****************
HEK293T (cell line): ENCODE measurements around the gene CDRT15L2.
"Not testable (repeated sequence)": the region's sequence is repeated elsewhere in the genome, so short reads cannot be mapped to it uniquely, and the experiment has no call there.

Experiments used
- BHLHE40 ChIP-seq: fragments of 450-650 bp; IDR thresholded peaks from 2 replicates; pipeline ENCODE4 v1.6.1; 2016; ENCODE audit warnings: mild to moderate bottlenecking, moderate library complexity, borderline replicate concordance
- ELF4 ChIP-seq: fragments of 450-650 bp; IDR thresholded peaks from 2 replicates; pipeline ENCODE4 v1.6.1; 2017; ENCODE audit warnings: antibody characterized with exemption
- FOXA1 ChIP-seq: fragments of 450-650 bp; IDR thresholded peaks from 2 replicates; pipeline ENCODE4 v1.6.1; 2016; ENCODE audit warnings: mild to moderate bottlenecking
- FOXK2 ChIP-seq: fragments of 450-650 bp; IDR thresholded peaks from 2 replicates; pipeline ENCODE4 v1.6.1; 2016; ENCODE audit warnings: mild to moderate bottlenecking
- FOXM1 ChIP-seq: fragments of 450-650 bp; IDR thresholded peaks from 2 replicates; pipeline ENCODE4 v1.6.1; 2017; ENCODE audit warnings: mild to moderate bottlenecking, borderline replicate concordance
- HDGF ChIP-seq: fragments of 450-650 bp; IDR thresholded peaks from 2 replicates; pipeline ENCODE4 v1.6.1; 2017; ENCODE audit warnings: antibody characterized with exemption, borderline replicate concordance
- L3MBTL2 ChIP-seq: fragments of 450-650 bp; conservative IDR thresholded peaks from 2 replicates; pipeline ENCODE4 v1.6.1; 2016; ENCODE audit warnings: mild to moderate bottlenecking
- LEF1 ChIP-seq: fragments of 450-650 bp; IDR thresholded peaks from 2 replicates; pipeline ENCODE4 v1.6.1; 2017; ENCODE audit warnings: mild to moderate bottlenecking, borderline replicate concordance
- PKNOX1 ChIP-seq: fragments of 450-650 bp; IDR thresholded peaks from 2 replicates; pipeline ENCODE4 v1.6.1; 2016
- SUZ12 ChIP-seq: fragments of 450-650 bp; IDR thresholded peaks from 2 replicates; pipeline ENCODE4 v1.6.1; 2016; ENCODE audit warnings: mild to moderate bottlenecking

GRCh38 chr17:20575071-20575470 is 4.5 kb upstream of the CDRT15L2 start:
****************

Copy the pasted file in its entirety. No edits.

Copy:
HEK293T (cell line): ENCODE measurements around the gene CDRT15L2.
"Not testable (repeated sequence)": the region's sequence is repeated elsewhere in the genome, so short reads cannot be mapped to it uniquely, and the experiment has no call there.

Experiments used
- BHLHE40 ChIP-seq: fragments of 450-650 bp; IDR thresholded peaks from 2 replicates; pipeline ENCODE4 v1.6.1; 2016; ENCODE audit warnings: mild to moderate bottlenecking, moderate library complexity, borderline replicate concordance
- ELF4 ChIP-seq: fragments of 450-650 bp; IDR thresholded peaks from 2 replicates; pipeline ENCODE4 v1.6.1; 2017; ENCODE audit warnings: antibody characterized with exemption
- FOXA1 ChIP-seq: fragments of 450-650 bp; IDR thresholded peaks from 2 replicates; pipeline ENCODE4 v1.6.1; 2016; ENCODE audit warnings: mild to moderate bottlenecking
- FOXK2 ChIP-seq: fragments of 450-650 bp; IDR thresholded peaks from 2 replicates; pipeline ENCODE4 v1.6.1; 2016; ENCODE audit warnings: mild to moderate bottlenecking
- FOXM1 ChIP-seq: fragments of 450-650 bp; IDR thresholded peaks from 2 replicates; pipeline ENCODE4 v1.6.1; 2017; ENCODE audit warnings: mild to moderate bottlenecking, borderline replicate concordance
- HDGF ChIP-seq: fragments of 450-650 bp; IDR thresholded peaks from 2 replicates; pipeline ENCODE4 v1.6.1; 2017; ENCODE audit warnings: antibody characterized with exemption, borderline replicate concordance
- L3MBTL2 ChIP-seq: fragments of 450-650 bp; conservative IDR thresholded peaks from 2 replicates; pipeline ENCODE4 v1.6.1; 2016; ENCODE audit warnings: mild to moderate bottlenecking
- LEF1 ChIP-seq: fragments of 450-650 bp; IDR thresholded peaks from 2 replicates; pipeline ENCODE4 v1.6.1; 2017; ENCODE audit warnings: mild to moderate bottlenecking, borderline replicate concordance
- PKNOX1 ChIP-seq: fragments of 450-650 bp; IDR thresholded peaks from 2 replicates; pipeline ENCODE4 v1.6.1; 2016
- SUZ12 ChIP-seq: fragments of 450-650 bp; IDR thresholded peaks from 2 replicates; pipeline ENCODE4 v1.6.1; 2016; ENCODE audit warnings: mild to moderate bottlenecking

GRCh38 chr17:20575071-20575470 is 4.5 kb upstream of the CDRT15L2 start: